Financial Leadership: 5 Skills Every CFO Should Master
Most CFOs have a pretty good hold on the whole finance thing. I mean, it’s why they got the top financial gig in their company.
However, being a great Chief Financial Officer is about more than being the best at crunching numbers.
As a CFO, you’re part of the senior leadership team, meaning you’re not just the numbers person, but an influential leader in your organization.
So, it kind of goes without saying that you also need to be a great leader.
In this article, we’re first going to explore how the role of financial leadership has evolved over the last few years and what that means for current or aspiring CFOs.
Then, we’ll discuss five aspects of financial leadership you need to nail.
The Primary Role of Financial Leadership
The principal role of a financial leader is not to spend all day preparing spreadsheets, graphs, and financial reports.
That’s what the rest of your finance team is there for.
Your job as a financial leader is to focus on strategy. Yes, you’ll still need to be deeply embedded in the numbers, but your goal is to view this information through a strategic lens.
That is, you’re constantly asking:
- What does this information mean for our organizational goals?
- How can our finance team provide insights that inform strategic direction?
- What’s next for us?
In short, CFOs should set an example for their entire team by creating strategies and processes aimed at growth.
To be clear, this isn’t necessarily the traditional role of the CFO, but rather what makes a great CFO in today’s environment.
Transformation of The CFO Role
Traditionally, CFOs have kind of been in the background.
Other senior leadership positions like CEO and CMO had a much more front-and-center position in the organization; everyone knew who they were and what they did for the businesses.
While this is still true of those two roles, the CFO position is continuously evolving and requires these financial leaders to take a more proactive approach to financial management.
This primarily involves communicating strategic direction to grow the company.
More specific aspects include:
- Collaborating with all department leaders on budget creation and tracking
- Understanding the goals of each department and how they fit within the broader objectives of the company
- Communicating the strategic financial vision to all employees, and tying it back to their day-to-day activities
Modern CFOs also take a much more involved position in managing the financial roles beneath them, ensuring that everyone on their team is working toward growth.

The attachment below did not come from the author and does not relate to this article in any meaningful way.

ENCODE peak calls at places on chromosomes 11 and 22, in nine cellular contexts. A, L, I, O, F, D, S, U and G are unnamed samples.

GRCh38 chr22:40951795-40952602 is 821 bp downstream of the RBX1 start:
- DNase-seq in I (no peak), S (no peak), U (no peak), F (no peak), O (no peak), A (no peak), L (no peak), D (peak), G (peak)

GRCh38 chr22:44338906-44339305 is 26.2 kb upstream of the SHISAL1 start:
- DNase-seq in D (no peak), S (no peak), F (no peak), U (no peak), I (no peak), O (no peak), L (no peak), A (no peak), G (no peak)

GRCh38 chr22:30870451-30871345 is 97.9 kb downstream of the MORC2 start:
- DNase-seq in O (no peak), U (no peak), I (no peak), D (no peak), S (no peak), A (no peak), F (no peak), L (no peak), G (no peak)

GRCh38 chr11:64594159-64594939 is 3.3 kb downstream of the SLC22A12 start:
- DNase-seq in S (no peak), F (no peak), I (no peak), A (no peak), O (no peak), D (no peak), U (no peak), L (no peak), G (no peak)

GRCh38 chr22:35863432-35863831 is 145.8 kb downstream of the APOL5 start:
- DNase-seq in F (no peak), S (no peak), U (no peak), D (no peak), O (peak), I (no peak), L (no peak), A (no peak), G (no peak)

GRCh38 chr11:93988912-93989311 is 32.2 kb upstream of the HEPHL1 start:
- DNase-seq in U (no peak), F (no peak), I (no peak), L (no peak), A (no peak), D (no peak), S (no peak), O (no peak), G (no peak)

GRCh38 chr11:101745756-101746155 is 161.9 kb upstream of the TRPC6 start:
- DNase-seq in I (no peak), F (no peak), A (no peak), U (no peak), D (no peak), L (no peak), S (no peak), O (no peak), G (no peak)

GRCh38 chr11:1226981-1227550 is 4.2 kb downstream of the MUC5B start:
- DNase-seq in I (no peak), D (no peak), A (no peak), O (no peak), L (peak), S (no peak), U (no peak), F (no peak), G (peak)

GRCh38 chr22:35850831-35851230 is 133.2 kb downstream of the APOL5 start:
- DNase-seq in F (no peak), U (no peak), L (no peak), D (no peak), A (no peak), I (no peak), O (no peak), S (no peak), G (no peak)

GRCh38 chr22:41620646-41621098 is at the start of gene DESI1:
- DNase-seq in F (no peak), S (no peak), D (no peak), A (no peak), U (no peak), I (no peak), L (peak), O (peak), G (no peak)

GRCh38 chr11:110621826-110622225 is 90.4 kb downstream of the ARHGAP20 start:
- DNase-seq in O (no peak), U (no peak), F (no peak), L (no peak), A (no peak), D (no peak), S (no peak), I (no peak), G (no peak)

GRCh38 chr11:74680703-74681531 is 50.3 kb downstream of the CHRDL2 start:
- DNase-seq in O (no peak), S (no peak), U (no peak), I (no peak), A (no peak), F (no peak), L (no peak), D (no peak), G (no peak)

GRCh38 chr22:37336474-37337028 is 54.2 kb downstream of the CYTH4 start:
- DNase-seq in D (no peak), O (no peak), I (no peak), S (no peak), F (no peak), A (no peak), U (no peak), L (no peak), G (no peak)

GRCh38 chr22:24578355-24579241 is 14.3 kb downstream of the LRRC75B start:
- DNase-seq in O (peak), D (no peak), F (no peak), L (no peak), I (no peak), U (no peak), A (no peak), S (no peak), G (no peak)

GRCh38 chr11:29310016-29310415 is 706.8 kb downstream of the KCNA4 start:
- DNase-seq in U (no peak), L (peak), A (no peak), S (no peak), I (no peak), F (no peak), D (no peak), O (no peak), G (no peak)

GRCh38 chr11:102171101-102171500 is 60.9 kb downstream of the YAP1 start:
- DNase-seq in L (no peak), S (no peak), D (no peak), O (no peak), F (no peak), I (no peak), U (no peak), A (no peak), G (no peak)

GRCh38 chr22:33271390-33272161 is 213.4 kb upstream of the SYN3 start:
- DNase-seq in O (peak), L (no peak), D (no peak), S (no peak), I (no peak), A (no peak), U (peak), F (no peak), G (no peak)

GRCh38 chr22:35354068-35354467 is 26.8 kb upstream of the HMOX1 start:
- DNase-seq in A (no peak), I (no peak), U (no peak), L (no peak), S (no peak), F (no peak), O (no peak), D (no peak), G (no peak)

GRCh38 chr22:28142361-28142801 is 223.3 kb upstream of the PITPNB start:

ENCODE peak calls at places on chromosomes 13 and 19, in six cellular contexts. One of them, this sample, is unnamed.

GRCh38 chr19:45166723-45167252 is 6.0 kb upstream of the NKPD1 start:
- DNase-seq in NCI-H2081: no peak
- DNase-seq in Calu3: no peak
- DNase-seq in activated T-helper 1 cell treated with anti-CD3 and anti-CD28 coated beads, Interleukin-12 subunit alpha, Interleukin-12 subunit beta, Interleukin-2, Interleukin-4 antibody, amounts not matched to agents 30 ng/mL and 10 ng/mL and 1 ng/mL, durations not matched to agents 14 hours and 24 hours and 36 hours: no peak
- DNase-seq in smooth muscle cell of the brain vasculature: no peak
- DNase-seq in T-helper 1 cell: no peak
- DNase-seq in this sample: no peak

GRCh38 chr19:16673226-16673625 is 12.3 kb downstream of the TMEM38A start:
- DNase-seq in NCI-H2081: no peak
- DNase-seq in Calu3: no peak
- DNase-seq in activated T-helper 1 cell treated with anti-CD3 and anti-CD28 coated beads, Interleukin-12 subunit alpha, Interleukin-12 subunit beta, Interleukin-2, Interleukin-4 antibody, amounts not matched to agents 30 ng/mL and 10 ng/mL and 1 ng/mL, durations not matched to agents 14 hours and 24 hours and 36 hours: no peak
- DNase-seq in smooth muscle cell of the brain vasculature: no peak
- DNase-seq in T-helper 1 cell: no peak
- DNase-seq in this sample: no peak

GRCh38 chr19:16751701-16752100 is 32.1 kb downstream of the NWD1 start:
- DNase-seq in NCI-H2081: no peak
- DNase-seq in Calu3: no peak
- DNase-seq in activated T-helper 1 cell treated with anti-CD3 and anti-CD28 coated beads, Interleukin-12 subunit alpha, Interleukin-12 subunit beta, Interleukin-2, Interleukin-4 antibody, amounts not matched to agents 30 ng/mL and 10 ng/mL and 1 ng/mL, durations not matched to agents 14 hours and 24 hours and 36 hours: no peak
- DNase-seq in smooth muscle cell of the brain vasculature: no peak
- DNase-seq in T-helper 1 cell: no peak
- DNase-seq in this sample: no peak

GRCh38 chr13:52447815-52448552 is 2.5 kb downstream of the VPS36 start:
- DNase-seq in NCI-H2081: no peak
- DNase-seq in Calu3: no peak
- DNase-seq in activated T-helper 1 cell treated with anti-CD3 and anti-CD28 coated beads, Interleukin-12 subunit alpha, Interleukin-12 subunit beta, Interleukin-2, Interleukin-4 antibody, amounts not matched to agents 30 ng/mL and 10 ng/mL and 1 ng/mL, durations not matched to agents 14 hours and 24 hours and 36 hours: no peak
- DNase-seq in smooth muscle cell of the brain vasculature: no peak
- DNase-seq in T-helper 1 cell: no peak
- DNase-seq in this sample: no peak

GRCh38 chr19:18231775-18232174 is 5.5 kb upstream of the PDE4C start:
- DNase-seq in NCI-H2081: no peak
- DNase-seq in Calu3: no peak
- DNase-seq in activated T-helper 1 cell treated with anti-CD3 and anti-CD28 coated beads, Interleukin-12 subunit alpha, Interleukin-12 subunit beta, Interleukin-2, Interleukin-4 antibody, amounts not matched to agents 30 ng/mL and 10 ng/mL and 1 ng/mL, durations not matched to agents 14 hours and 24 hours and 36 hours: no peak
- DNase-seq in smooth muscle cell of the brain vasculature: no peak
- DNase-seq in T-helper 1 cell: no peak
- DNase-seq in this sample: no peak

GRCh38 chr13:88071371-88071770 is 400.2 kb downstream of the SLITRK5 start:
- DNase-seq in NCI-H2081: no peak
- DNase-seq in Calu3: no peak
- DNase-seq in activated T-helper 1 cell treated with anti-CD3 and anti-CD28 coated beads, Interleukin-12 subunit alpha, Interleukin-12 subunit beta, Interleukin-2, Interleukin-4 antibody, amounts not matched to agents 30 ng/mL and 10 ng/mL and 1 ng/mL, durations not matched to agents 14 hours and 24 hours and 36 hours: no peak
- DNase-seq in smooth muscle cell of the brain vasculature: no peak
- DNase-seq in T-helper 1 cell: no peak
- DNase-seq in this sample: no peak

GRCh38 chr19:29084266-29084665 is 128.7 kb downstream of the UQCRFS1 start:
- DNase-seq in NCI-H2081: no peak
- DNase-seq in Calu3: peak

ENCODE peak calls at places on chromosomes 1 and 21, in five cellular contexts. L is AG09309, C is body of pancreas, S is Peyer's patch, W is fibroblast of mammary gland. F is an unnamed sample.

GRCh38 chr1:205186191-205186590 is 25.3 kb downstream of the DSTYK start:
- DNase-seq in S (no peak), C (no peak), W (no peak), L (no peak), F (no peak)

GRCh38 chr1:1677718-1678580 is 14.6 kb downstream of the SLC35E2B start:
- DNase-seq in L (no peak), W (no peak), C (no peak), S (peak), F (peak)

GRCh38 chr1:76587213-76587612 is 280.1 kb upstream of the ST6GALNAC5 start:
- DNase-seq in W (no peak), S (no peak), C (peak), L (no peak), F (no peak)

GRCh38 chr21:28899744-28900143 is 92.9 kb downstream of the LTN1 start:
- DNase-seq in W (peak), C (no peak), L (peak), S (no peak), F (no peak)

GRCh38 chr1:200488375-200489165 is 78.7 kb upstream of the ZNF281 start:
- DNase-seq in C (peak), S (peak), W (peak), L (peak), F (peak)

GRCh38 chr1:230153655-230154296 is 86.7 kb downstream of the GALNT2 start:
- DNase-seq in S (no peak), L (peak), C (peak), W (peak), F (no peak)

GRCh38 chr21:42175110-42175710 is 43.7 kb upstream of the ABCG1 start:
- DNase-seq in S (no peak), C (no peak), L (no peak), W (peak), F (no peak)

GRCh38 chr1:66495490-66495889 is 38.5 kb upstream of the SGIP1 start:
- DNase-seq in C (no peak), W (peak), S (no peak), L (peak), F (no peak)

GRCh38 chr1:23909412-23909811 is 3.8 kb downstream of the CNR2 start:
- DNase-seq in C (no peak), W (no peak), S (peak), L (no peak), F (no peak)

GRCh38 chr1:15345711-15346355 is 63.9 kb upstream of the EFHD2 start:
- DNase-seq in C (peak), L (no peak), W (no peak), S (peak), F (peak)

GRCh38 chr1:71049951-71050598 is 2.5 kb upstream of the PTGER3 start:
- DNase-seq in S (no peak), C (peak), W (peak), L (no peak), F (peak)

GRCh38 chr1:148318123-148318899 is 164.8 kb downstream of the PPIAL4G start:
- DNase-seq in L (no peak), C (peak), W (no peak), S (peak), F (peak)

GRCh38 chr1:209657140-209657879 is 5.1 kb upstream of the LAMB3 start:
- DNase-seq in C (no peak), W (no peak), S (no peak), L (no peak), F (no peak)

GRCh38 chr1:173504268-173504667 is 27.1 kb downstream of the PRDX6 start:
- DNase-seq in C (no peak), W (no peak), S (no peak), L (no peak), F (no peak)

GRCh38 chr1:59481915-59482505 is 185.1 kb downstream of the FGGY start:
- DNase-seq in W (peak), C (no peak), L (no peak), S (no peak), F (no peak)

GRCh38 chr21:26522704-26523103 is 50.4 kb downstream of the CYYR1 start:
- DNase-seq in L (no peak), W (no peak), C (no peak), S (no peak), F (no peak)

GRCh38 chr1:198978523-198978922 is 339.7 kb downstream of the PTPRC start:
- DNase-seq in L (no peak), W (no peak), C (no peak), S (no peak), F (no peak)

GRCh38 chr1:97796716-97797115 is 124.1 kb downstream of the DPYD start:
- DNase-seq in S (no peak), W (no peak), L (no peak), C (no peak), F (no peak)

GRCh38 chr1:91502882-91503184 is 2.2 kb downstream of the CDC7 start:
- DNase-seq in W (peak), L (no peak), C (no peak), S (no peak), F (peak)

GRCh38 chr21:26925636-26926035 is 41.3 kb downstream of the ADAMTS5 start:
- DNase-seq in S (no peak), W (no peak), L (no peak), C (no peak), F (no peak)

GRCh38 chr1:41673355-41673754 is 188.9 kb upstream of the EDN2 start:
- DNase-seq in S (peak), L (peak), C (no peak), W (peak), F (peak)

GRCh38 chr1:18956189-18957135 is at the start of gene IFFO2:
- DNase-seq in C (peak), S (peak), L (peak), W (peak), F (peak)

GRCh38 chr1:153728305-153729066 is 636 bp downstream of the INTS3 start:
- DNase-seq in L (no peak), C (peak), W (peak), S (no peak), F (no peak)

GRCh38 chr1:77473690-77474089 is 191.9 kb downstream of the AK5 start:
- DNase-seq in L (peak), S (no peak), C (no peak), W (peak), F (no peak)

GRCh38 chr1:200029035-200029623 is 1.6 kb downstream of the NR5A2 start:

This involves actively looking for opportunities to optimize the budget, analyzing financial scenarios, and spotting opportunities to increase revenue.
5 Keys to Be a Great Financial Leader
So, you’re a CFO right now (or perhaps you’re gearing up to become one), and you want to know how you can embody the spirit of modern financial leadership as best you can.
If you can master these five aspects of financial leadership, you’ll nail it.
1. Build and Push The Strategic Financial Vision
Notice the two key identifiers in that sentence, “build” and “push.”
Building the financial vision for your company is the first step, moving you beyond the “business as usual” stuff and focusing on the long-term viability and growth of the organization.
This should go deeper than top-line numbers (“Our goal is to pull $3.5m in revenue this year”). Your strategic financial vision should include details like:
- Revenue streams that you’re going to focus on
- Who and what is responsible for growing this revenue stream (i.e., your revenue drivers)
- How outgoings are expected to grow and shift as you work toward these goals
- What resources you’re going to need to accomplish those goals
- Your plan for reinvesting new capital in company growth
The second half of this game is the “push” component. That is, communicating that strategic vision to the company in a meaningful way (a bit more on that point soon).
Exactly how you deliver this message will depend on your organizational structure and company size.
An all-hands meeting might be appropriate for more intimate startups, but it will probably just be a pain in the butt for organizations with 500+ employees.
Some form of presentation (either written or video) can be distributed by email, but you should bear in mind that engagement might not be as high as you’d like.
Supplement this messaging with communication from department heads (that is, you speak to the Marketing VP, and they deliver your strategic vision to their team in a manner that makes sense for them).
Speaking of working with department heads…
2. Collaborate With Other Team Members and Departments
Strategic financial visions are ineffective if they don’t actually reflect how life works in each business department.